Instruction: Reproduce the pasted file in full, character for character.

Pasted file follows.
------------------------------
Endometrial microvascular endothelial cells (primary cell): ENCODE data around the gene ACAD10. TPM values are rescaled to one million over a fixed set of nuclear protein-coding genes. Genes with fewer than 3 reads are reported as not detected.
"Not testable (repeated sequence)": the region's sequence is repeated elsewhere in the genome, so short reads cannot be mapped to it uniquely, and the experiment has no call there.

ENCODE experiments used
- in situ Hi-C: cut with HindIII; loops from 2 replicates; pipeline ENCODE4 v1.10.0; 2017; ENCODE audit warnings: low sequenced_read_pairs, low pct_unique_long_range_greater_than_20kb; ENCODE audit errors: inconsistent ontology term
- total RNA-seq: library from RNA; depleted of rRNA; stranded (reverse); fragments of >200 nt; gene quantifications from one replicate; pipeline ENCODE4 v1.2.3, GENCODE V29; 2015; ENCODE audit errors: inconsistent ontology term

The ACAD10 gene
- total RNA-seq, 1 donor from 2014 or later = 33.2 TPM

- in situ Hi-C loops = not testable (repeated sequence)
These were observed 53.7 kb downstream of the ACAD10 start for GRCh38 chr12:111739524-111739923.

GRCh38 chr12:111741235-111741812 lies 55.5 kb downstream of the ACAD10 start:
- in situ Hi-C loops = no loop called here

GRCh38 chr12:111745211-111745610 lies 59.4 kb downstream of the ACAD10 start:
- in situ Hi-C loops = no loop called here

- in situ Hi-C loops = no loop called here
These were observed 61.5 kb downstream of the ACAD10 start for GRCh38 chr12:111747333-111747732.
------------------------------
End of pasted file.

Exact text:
Endometrial microvascular endothelial cells (primary cell): ENCODE data around the gene ACAD10. TPM values are rescaled to one million over a fixed set of nuclear protein-coding genes. Genes with fewer than 3 reads are reported as not detected.
"Not testable (repeated sequence)": the region's sequence is repeated elsewhere in the genome, so short reads cannot be mapped to it uniquely, and the experiment has no call there.

ENCODE experiments used
- in situ Hi-C: cut with HindIII; loops from 2 replicates; pipeline ENCODE4 v1.10.0; 2017; ENCODE audit warnings: low sequenced_read_pairs, low pct_unique_long_range_greater_than_20kb; ENCODE audit errors: inconsistent ontology term
- total RNA-seq: library from RNA; depleted of rRNA; stranded (reverse); fragments of >200 nt; gene quantifications from one replicate; pipeline ENCODE4 v1.2.3, GENCODE V29; 2015; ENCODE audit errors: inconsistent ontology term

The ACAD10 gene
- total RNA-seq, 1 donor from 2014 or later = 33.2 TPM

- in situ Hi-C loops = not testable (repeated sequence)
These were observed 53.7 kb downstream of the ACAD10 start for GRCh38 chr12:111739524-111739923.

GRCh38 chr12:111741235-111741812 lies 55.5 kb downstream of the ACAD10 start:
- in situ Hi-C loops = no loop called here

GRCh38 chr12:111745211-111745610 lies 59.4 kb downstream of the ACAD10 start:
- in situ Hi-C loops = no loop called here

- in situ Hi-C loops = no loop called here
These were observed 61.5 kb downstream of the ACAD10 start for GRCh38 chr12:111747333-111747732.